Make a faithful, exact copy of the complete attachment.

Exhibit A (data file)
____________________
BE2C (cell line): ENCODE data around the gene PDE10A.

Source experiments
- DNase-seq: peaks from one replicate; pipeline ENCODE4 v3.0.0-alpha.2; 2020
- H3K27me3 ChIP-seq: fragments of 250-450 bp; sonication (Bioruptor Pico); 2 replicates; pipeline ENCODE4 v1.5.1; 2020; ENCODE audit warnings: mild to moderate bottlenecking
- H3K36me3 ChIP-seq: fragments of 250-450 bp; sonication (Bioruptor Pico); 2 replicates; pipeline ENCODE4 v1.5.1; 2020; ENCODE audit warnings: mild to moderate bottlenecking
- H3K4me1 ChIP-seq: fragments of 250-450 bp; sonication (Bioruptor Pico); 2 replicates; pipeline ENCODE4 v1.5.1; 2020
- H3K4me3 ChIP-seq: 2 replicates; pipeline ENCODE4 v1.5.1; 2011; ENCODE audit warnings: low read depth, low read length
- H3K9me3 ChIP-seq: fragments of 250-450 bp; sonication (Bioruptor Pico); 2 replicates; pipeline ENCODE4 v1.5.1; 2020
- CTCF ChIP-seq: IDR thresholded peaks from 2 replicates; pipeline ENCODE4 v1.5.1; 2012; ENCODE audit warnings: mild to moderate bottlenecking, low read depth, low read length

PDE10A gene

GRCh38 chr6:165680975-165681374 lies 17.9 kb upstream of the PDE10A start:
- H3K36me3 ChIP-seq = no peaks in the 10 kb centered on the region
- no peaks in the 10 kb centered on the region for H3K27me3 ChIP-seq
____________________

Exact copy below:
BE2C (cell line): ENCODE data around the gene PDE10A.

Source experiments
- DNase-seq: peaks from one replicate; pipeline ENCODE4 v3.0.0-alpha.2; 2020
- H3K27me3 ChIP-seq: fragments of 250-450 bp; sonication (Bioruptor Pico); 2 replicates; pipeline ENCODE4 v1.5.1; 2020; ENCODE audit warnings: mild to moderate bottlenecking
- H3K36me3 ChIP-seq: fragments of 250-450 bp; sonication (Bioruptor Pico); 2 replicates; pipeline ENCODE4 v1.5.1; 2020; ENCODE audit warnings: mild to moderate bottlenecking
- H3K4me1 ChIP-seq: fragments of 250-450 bp; sonication (Bioruptor Pico); 2 replicates; pipeline ENCODE4 v1.5.1; 2020
- H3K4me3 ChIP-seq: 2 replicates; pipeline ENCODE4 v1.5.1; 2011; ENCODE audit warnings: low read depth, low read length
- H3K9me3 ChIP-seq: fragments of 250-450 bp; sonication (Bioruptor Pico); 2 replicates; pipeline ENCODE4 v1.5.1; 2020
- CTCF ChIP-seq: IDR thresholded peaks from 2 replicates; pipeline ENCODE4 v1.5.1; 2012; ENCODE audit warnings: mild to moderate bottlenecking, low read depth, low read length

PDE10A gene

GRCh38 chr6:165680975-165681374 lies 17.9 kb upstream of the PDE10A start:
- H3K36me3 ChIP-seq = no peaks in the 10 kb centered on the region
- no peaks in the 10 kb centered on the region for H3K27me3 ChIP-seq